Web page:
User experience (UX) is traditionally the preserve of the tech department. But with more employees introducing their own apps into the business by stealth, ensuring corporate HR systems are user-friendly is a must. Cath Everett reports.
The more we get used to playing with social media platforms, such as Facebook and other intuitive mobile phone apps, the less we are prepared to put up with the clunky old enterprise systems of old.
This has led some industry observers to coin a new term to describe the trend of employees introducing technology through the back door – the “stealth cloud”.
People want to spend money on the features that will save them time, but they’re not much value if no one wants to adopt the system because it’s too difficult to use.” – Roly Walter, Appraisd
The stealth cloud is where services are being consumed by business users without the knowledge, permission or support of the IT department or HR.
A popular example of this phenomenon is free messaging service Slack, which enables teams to communicate and archive their conversations so that they can search them at a later date.
Another is social media-based 360-degree feedback software Rypple, which was acquired by software giant Salesforce.com in 2011. Again, teams often signed up to it without HR being aware.
But what do these “stealth cloud” applications have in common?
This is all to do with the software providing a great user experience (UX), believes Roly Walter, UX aficionado and chief executive of Appraisd, which sells online staff appraisal applications.
Easy and intuitive
Although UX is a concept much better known in tech rather than HR circles, it puts people at the heart of the software design process, according to Walter.
This means making applications easy and intuitive to use so people can get as much value as possible out the interaction.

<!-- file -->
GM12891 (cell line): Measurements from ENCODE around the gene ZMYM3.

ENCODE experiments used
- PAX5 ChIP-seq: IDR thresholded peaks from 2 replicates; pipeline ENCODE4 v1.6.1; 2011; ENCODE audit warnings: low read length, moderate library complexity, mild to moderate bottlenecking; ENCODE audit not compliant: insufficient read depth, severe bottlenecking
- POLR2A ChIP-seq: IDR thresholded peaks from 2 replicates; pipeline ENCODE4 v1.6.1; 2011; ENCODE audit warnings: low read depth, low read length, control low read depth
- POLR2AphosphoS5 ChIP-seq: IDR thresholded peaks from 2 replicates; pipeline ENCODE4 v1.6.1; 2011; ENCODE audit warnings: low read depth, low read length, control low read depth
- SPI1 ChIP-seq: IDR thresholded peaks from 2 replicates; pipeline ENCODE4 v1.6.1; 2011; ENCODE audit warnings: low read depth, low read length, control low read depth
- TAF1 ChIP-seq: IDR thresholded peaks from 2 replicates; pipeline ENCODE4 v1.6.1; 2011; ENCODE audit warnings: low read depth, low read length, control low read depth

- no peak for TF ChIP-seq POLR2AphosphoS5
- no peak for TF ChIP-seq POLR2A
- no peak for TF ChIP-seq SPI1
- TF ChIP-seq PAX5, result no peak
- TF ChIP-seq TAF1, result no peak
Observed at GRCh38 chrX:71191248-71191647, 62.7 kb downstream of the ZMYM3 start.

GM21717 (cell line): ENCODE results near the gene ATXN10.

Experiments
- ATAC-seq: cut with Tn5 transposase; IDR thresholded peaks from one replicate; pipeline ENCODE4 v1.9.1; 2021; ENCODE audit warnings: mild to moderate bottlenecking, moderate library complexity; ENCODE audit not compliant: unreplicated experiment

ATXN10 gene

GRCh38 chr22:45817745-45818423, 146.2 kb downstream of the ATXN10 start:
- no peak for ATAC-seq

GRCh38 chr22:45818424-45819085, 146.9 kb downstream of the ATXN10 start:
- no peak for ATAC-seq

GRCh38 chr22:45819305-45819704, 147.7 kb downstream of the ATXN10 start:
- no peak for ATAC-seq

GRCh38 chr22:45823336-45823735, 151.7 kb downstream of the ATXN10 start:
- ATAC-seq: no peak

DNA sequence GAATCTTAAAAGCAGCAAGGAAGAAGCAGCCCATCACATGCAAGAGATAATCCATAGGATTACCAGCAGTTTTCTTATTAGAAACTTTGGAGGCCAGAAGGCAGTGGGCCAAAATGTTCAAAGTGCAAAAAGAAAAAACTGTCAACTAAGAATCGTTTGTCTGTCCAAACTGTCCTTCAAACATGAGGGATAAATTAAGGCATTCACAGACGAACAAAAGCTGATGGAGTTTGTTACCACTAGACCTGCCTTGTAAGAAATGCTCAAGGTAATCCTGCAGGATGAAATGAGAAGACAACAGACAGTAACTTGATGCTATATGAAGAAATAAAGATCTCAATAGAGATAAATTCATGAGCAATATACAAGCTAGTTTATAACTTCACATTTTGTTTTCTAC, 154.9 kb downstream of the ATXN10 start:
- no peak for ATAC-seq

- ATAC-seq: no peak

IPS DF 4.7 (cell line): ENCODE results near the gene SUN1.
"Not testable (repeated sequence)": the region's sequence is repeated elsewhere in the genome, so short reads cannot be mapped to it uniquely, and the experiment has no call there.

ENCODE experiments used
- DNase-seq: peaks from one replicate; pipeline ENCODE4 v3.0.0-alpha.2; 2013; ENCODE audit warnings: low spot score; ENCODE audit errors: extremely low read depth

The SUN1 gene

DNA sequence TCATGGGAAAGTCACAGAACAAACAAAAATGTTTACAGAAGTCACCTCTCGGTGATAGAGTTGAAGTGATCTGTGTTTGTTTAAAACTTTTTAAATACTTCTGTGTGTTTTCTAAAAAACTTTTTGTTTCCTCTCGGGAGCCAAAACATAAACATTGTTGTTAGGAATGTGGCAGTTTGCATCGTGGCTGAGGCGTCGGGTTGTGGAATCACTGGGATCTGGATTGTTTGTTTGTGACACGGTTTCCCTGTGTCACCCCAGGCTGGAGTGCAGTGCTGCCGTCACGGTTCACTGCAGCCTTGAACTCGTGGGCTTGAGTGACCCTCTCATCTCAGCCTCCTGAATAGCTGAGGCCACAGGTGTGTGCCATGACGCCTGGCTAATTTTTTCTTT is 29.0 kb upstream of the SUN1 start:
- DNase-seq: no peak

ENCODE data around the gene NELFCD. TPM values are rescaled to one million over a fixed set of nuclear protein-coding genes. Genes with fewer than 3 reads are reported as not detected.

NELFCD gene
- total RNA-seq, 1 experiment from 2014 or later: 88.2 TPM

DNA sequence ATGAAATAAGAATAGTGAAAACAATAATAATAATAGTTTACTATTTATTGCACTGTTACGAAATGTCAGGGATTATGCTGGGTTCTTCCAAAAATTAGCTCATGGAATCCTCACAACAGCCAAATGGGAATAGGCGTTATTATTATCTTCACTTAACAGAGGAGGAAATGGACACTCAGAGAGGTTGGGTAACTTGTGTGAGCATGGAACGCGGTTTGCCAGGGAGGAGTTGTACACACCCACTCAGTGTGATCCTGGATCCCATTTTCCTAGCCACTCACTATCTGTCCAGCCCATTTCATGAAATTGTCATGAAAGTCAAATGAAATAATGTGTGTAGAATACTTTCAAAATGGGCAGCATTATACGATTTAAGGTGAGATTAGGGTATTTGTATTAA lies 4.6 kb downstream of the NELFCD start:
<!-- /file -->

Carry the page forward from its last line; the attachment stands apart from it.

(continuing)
So rather than the focus being on lists of features and technical requirements, it is more about presentation and ensuring that the system is designed with users’ needs in mind.
“UX is a difficult thing to quantify if you’re going to the financial director and saying ‘I’d like these things’, which is why it doesn’t come up in discussions as often as it should,” says Walter.
“People want to spend money on the features that will save them time, but they’re not much value if no one wants to adopt the system because it’s too difficult to use.”
Signs that you may have a UX problem are that employees make far too many calls to the helpdesk asking for support with simple tasks; it becomes necessary to offer training or at the very least a printed user manual; or people start employing work-arounds and even buying in their own systems to avoid using those that have been approved.
As a result, when either buying an HR system or getting the IT department to develop one, Walter recommends always asking for a trial period of at least 30 days so that a representative sample of staff can have time to evaluate it properly and see whether it suits their requirements.
“Although a lot of HR people aren’t familiar with the idea of UX, over time, I think it’ll become an increasingly standard part of the discussion and a much more important part of the buying criteria,” he said.
“It’s about coming in at things much less from the process, reporting and admin side and more from the people side. So it’s a mentality shift – but it’s an important one.”